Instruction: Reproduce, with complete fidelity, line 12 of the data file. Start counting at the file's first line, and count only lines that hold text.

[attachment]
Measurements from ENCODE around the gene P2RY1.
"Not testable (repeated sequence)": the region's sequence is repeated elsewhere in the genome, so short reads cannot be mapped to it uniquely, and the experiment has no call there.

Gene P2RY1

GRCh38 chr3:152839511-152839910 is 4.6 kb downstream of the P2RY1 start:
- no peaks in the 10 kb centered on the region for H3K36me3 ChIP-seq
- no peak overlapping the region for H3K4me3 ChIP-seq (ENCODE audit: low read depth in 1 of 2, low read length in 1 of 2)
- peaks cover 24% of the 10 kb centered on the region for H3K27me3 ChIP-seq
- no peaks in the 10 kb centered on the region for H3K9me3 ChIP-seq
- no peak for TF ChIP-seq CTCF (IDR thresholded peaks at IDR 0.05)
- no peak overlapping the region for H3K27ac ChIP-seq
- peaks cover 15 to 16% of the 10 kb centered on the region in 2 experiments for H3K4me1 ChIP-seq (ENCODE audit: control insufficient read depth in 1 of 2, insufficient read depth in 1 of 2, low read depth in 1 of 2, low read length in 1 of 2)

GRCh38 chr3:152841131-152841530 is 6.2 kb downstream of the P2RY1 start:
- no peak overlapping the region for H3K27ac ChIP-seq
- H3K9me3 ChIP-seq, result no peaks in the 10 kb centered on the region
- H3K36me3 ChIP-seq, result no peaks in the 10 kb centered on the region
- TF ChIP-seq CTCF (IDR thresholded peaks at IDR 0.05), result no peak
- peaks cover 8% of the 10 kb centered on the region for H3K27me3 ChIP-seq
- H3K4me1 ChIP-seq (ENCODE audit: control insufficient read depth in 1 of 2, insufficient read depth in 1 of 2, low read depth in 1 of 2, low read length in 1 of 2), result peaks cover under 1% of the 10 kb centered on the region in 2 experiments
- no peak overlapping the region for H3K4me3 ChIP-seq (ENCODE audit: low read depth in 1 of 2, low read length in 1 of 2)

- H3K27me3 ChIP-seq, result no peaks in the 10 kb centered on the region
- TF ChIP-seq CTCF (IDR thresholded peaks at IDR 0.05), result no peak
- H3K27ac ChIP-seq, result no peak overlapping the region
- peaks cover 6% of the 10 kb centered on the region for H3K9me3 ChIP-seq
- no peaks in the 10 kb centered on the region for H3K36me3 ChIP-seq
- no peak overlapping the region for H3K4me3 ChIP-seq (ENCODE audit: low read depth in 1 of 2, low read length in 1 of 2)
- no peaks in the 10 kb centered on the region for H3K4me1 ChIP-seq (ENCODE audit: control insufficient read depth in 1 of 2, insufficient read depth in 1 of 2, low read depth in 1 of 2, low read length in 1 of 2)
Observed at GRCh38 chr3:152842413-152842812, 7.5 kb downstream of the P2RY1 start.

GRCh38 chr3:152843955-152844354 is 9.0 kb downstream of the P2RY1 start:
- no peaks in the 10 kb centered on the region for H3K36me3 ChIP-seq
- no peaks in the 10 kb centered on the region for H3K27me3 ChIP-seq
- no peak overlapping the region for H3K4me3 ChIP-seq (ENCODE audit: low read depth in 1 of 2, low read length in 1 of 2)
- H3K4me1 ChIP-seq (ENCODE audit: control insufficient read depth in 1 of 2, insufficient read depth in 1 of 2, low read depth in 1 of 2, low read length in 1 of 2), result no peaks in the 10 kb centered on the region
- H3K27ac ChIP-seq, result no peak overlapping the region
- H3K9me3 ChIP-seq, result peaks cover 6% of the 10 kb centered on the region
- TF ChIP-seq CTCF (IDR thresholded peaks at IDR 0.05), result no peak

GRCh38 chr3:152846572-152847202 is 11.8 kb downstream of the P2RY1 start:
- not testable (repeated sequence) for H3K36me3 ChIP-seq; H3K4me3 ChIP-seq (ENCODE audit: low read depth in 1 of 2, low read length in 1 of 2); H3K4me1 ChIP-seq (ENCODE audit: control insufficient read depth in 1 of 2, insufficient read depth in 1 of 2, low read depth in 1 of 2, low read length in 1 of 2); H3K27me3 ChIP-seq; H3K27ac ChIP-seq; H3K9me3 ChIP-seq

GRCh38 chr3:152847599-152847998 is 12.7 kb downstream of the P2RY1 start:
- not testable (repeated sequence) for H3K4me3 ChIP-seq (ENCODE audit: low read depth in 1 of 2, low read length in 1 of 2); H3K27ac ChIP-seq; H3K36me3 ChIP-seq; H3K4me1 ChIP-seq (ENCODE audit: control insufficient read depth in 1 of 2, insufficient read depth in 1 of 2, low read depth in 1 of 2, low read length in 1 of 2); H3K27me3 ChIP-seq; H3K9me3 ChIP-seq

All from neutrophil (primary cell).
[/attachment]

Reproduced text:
GRCh38 chr3:152841131-152841530 is 6.2 kb downstream of the P2RY1 start: